Thought Experiment #1: The End of Friction

December 21, 2012, marks the end of the 12th b'ak'tun of the ancient Mayan Long Count calendar. Some unimaginative types speculate that the start of the 13th b'ak'tun, the last day of the Mayan calendar, signifies some sort of transfiguring shift, such as a world-ending catastrophe, perhaps at the hands of Quetzalcoatl. I'd like to propose a much more novel shift: the End of Friction.

At midnight on December 21, 2012, all friction that exists between physical objects will vanish entirely. And so begins the 13th b'ak'tun.

An unsuspecting human sitting in a chair at that moment will notice this peculiar change immediately. His zipper will suddenly come undone. His glasses will slide off of his face. His shoes will come untied. In fact, all of his fabric-based clothes will suddenly disintegrate into a pile of loose fibers, since friction was the only thing holding them together. And that pile of fibers will quickly flatten itself across the entire surface of the floor. At that point, he will slide off of his chair, unless he has his fingers securely hooked around its legs.

But he would have bigger things to worry about than sliding butt-naked onto the floor. The hot and cold faucets suddenly turn on full blast, right as the pipes themselves unscrew and clang to the ground. All of the nails and all of the screws that are holding his house together suddenly start falling out of the wood (well, only those that were installed with their tips pointing upwards). His plastic raincoat, however, stays hanging securely from its loop on the coat rack - and his loose change is staying put in its jar. Which just slid off his not-quite-level dresser.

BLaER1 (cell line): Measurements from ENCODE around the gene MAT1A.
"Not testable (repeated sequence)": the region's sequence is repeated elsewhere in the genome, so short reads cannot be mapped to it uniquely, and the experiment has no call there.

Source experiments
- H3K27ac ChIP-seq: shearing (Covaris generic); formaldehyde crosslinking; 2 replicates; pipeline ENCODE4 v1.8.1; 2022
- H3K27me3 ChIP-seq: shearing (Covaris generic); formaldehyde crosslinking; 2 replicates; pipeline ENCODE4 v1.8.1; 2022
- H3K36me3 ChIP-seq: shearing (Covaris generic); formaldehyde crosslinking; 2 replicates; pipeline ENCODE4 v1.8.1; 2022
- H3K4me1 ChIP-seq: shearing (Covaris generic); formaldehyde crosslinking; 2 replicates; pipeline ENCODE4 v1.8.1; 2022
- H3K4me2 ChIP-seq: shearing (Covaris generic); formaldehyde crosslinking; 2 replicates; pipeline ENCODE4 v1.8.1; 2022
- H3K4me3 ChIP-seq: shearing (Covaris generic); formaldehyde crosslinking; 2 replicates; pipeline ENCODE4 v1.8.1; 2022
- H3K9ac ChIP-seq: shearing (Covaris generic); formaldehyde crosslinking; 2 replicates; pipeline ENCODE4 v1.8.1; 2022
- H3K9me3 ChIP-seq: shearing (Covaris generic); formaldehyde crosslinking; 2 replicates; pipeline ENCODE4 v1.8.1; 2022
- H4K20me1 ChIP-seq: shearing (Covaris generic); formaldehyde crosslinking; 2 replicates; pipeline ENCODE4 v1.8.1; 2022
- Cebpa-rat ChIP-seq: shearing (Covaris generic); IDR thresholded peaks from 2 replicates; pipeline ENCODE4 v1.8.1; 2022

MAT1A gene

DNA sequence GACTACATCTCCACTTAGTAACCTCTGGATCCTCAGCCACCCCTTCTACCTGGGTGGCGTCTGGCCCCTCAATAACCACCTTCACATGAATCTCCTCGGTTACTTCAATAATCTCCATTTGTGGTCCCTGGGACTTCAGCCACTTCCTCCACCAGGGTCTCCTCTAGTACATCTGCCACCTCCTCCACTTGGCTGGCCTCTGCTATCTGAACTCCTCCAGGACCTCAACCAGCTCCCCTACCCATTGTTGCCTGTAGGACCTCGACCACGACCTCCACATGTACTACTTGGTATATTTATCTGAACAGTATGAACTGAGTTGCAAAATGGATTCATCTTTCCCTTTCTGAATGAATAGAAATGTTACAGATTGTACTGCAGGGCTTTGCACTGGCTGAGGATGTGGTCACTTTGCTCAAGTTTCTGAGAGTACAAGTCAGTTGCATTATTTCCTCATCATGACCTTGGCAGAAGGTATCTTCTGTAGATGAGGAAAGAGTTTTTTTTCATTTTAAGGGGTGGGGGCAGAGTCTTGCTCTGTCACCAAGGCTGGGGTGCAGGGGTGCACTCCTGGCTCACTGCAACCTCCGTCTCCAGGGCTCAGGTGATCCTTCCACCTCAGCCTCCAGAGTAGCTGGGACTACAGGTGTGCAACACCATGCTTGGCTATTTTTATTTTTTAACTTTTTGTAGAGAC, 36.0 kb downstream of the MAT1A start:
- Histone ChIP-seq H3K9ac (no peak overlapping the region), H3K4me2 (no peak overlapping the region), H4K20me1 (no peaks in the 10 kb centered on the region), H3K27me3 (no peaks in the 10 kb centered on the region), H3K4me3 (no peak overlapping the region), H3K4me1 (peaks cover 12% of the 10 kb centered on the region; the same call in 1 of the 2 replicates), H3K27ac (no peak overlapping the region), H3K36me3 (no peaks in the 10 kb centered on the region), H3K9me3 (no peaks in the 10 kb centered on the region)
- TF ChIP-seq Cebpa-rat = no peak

If he were able to escape his disintegrating house in time (perhaps by blowing air to propel his naked self across the floor and out the front door), he would find the outside world faring no better. Balloons untie themselves and splutter away from crying children. Dogs' leashes slip out of their owners' hands, leaving them to scuffle excitedly in place as if the sidewalk were a slick hardwood floor (a sensation not foreign to most dogs). Moving cars are dropping parts until they're not much more than an engine block and tires skidding along the asphalt in a pool of bolts, axels, mirrors, and body panels. Street signs are dropping from their posts, and the posts themselves (those not embedded in concrete) are toppling to the ground as dirt and gravel begin to liquify like quicksand.

Overhead, birds circle bemusedly, not quite sure what to make of the chaos below. Although an osprey might begin to wonder why it dropped the delicious bass it just caught.

The exhausted citizens of Earth swim through the oceans of debris and begin to gather on islands of bedrock and concrete. They must rebuild their civilization under these new physical rules. Clothes may no longer be made of thread and zippers, but rather sheets of plastic and seaweed held taut by hooks and buttons. Homes must be built of solid interlocking parts held in place by tension and gravity. Transportation is made possible only by harnessing the power of the wind, or just flopping around a lot until you end up somewhere new.

Better to just find yourself a nice shallow depression in the bedrock where you can curl up with your seaweed blanket and a good book.

Maybe the next b'ak'tun will be better.